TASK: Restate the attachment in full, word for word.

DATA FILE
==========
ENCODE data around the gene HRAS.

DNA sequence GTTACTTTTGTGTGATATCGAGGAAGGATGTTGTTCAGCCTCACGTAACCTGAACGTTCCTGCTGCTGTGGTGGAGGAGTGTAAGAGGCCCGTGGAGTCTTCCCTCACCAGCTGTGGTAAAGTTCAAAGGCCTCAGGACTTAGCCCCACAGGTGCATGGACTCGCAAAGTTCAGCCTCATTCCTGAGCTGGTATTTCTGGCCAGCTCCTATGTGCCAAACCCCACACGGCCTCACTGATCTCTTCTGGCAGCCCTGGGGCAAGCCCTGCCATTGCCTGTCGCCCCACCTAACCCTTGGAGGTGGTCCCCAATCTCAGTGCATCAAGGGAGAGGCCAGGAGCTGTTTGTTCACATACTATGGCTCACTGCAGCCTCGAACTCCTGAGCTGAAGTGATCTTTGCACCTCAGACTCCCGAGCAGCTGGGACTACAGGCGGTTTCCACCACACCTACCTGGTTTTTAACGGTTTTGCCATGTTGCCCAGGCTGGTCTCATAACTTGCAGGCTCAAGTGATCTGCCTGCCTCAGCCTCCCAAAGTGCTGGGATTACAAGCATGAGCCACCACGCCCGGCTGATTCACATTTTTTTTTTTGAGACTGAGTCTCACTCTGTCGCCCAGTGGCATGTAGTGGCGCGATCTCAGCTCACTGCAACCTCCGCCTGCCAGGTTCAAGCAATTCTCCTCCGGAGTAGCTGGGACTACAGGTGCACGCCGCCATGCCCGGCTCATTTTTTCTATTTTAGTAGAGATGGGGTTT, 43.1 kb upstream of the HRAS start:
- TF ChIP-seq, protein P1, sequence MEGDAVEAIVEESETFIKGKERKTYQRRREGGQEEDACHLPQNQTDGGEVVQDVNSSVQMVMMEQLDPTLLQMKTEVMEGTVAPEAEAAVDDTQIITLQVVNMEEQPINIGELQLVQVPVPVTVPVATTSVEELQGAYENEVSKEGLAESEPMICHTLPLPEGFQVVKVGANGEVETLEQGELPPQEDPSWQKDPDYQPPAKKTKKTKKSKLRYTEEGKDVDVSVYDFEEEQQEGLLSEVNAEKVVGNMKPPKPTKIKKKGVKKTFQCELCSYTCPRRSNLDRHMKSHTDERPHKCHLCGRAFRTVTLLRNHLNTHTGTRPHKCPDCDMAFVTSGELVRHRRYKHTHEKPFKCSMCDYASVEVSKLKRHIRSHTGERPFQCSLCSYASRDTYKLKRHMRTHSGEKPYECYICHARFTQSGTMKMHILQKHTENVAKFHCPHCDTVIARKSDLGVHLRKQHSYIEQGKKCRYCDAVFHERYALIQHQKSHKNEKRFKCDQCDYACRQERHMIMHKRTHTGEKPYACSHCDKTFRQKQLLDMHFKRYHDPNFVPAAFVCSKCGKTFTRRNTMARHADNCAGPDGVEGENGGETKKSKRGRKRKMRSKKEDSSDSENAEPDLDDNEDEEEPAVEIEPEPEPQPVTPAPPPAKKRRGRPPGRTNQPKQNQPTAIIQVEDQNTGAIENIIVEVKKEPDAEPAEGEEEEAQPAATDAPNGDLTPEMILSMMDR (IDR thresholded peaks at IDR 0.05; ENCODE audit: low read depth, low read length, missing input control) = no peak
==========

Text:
ENCODE data around the gene HRAS.

DNA sequence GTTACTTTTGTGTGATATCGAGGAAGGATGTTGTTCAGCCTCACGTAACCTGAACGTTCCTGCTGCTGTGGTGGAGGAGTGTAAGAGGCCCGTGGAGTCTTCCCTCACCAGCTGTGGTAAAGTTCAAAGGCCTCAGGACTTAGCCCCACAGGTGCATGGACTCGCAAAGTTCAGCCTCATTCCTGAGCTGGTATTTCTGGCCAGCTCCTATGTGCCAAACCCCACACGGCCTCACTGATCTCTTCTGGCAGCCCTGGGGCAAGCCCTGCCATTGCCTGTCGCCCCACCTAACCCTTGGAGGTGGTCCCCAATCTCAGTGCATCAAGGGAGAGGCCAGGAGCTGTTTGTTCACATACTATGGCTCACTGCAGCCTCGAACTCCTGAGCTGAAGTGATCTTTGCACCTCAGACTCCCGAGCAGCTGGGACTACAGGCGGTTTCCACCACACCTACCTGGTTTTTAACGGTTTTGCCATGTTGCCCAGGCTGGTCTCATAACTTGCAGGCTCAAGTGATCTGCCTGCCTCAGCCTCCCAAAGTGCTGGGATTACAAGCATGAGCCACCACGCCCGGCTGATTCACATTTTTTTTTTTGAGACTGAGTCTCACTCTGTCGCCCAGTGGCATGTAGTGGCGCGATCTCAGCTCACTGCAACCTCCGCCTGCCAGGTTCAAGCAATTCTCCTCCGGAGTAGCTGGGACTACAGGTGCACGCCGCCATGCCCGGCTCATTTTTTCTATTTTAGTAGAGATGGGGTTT, 43.1 kb upstream of the HRAS start:
- TF ChIP-seq, protein P1, sequence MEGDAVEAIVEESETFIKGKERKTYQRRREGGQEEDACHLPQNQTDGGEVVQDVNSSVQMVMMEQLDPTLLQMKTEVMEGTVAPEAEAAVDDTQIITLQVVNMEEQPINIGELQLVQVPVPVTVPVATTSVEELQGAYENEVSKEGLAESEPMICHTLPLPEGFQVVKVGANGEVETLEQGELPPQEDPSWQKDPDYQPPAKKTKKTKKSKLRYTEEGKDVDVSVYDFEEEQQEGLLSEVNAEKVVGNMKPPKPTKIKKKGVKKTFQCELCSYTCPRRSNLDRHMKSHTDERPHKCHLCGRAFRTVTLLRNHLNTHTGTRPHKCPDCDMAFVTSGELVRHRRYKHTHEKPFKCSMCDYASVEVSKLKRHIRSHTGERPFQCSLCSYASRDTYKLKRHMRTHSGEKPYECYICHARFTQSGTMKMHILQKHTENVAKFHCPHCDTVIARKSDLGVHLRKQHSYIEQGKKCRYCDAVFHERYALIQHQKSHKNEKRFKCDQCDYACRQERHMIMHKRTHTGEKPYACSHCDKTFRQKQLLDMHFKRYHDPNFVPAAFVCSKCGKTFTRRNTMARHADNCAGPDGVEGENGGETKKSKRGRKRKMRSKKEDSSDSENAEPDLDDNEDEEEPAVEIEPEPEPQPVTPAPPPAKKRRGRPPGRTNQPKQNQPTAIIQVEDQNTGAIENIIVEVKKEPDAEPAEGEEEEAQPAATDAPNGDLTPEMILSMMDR (IDR thresholded peaks at IDR 0.05; ENCODE audit: low read depth, low read length, missing input control) = no peak